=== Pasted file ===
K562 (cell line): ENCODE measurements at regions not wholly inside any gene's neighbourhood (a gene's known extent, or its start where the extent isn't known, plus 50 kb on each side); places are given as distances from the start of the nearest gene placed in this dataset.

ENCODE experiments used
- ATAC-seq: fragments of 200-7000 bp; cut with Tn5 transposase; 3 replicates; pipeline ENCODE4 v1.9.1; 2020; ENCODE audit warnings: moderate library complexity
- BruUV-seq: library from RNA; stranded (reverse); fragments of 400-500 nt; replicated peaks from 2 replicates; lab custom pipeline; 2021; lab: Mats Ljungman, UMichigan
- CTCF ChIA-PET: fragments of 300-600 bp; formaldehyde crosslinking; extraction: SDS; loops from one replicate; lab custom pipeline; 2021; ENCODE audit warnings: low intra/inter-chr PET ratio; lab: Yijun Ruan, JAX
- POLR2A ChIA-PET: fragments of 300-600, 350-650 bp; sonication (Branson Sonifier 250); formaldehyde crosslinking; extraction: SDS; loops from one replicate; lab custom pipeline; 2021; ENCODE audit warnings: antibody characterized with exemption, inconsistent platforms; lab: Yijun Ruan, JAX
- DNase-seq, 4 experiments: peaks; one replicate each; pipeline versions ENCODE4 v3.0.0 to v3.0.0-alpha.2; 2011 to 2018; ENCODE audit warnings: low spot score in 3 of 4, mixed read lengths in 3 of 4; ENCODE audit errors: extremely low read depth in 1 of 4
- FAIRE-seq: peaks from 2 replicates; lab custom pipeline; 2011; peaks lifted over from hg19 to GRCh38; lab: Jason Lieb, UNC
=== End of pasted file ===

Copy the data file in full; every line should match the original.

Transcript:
K562 (cell line): ENCODE measurements at regions not wholly inside any gene's neighbourhood (a gene's known extent, or its start where the extent isn't known, plus 50 kb on each side); places are given as distances from the start of the nearest gene placed in this dataset.

ENCODE experiments used
- ATAC-seq: fragments of 200-7000 bp; cut with Tn5 transposase; 3 replicates; pipeline ENCODE4 v1.9.1; 2020; ENCODE audit warnings: moderate library complexity
- BruUV-seq: library from RNA; stranded (reverse); fragments of 400-500 nt; replicated peaks from 2 replicates; lab custom pipeline; 2021; lab: Mats Ljungman, UMichigan
- CTCF ChIA-PET: fragments of 300-600 bp; formaldehyde crosslinking; extraction: SDS; loops from one replicate; lab custom pipeline; 2021; ENCODE audit warnings: low intra/inter-chr PET ratio; lab: Yijun Ruan, JAX
- POLR2A ChIA-PET: fragments of 300-600, 350-650 bp; sonication (Branson Sonifier 250); formaldehyde crosslinking; extraction: SDS; loops from one replicate; lab custom pipeline; 2021; ENCODE audit warnings: antibody characterized with exemption, inconsistent platforms; lab: Yijun Ruan, JAX
- DNase-seq, 4 experiments: peaks; one replicate each; pipeline versions ENCODE4 v3.0.0 to v3.0.0-alpha.2; 2011 to 2018; ENCODE audit warnings: low spot score in 3 of 4, mixed read lengths in 3 of 4; ENCODE audit errors: extremely low read depth in 1 of 4
- FAIRE-seq: peaks from 2 replicates; lab custom pipeline; 2011; peaks lifted over from hg19 to GRCh38; lab: Jason Lieb, UNC